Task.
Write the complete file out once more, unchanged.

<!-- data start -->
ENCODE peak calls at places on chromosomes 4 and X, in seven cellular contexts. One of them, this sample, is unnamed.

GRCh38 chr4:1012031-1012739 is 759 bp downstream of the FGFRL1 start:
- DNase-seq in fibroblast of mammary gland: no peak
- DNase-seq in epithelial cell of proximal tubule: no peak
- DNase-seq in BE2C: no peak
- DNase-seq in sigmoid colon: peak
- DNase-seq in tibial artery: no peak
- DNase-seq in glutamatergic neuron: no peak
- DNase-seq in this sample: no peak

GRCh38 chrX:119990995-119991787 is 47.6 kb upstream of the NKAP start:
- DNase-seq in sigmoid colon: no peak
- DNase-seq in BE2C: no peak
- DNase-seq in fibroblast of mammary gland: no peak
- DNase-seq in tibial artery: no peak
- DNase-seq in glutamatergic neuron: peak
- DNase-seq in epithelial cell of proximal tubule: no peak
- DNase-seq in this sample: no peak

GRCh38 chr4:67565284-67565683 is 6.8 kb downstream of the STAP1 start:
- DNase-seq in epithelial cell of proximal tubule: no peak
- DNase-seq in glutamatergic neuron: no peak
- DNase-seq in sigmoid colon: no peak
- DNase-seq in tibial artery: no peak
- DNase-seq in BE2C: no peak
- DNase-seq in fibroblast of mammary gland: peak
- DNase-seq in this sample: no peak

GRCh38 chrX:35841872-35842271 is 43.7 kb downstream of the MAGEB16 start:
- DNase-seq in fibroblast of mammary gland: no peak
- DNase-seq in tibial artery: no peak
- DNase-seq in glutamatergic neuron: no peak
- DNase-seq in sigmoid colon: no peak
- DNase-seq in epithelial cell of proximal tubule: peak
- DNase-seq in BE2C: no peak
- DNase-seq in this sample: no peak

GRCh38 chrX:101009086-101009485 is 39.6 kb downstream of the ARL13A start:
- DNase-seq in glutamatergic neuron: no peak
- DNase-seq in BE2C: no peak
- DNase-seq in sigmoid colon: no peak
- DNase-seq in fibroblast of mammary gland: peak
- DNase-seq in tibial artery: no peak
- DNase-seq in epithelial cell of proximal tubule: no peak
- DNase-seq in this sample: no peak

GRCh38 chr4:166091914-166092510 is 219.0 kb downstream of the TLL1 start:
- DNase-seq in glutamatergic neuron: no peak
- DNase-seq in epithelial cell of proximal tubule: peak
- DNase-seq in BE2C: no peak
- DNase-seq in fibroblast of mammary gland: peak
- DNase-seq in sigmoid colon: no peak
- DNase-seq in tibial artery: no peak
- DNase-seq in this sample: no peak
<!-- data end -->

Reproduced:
ENCODE peak calls at places on chromosomes 4 and X, in seven cellular contexts. One of them, this sample, is unnamed.

GRCh38 chr4:1012031-1012739 is 759 bp downstream of the FGFRL1 start:
- DNase-seq in fibroblast of mammary gland: no peak
- DNase-seq in epithelial cell of proximal tubule: no peak
- DNase-seq in BE2C: no peak
- DNase-seq in sigmoid colon: peak
- DNase-seq in tibial artery: no peak
- DNase-seq in glutamatergic neuron: no peak
- DNase-seq in this sample: no peak

GRCh38 chrX:119990995-119991787 is 47.6 kb upstream of the NKAP start:
- DNase-seq in sigmoid colon: no peak
- DNase-seq in BE2C: no peak
- DNase-seq in fibroblast of mammary gland: no peak
- DNase-seq in tibial artery: no peak
- DNase-seq in glutamatergic neuron: peak
- DNase-seq in epithelial cell of proximal tubule: no peak
- DNase-seq in this sample: no peak

GRCh38 chr4:67565284-67565683 is 6.8 kb downstream of the STAP1 start:
- DNase-seq in epithelial cell of proximal tubule: no peak
- DNase-seq in glutamatergic neuron: no peak
- DNase-seq in sigmoid colon: no peak
- DNase-seq in tibial artery: no peak
- DNase-seq in BE2C: no peak
- DNase-seq in fibroblast of mammary gland: peak
- DNase-seq in this sample: no peak

GRCh38 chrX:35841872-35842271 is 43.7 kb downstream of the MAGEB16 start:
- DNase-seq in fibroblast of mammary gland: no peak
- DNase-seq in tibial artery: no peak
- DNase-seq in glutamatergic neuron: no peak
- DNase-seq in sigmoid colon: no peak
- DNase-seq in epithelial cell of proximal tubule: peak
- DNase-seq in BE2C: no peak
- DNase-seq in this sample: no peak

GRCh38 chrX:101009086-101009485 is 39.6 kb downstream of the ARL13A start:
- DNase-seq in glutamatergic neuron: no peak
- DNase-seq in BE2C: no peak
- DNase-seq in sigmoid colon: no peak
- DNase-seq in fibroblast of mammary gland: peak
- DNase-seq in tibial artery: no peak
- DNase-seq in epithelial cell of proximal tubule: no peak
- DNase-seq in this sample: no peak

GRCh38 chr4:166091914-166092510 is 219.0 kb downstream of the TLL1 start:
- DNase-seq in glutamatergic neuron: no peak
- DNase-seq in epithelial cell of proximal tubule: peak
- DNase-seq in BE2C: no peak
- DNase-seq in fibroblast of mammary gland: peak
- DNase-seq in sigmoid colon: no peak
- DNase-seq in tibial artery: no peak
- DNase-seq in this sample: no peak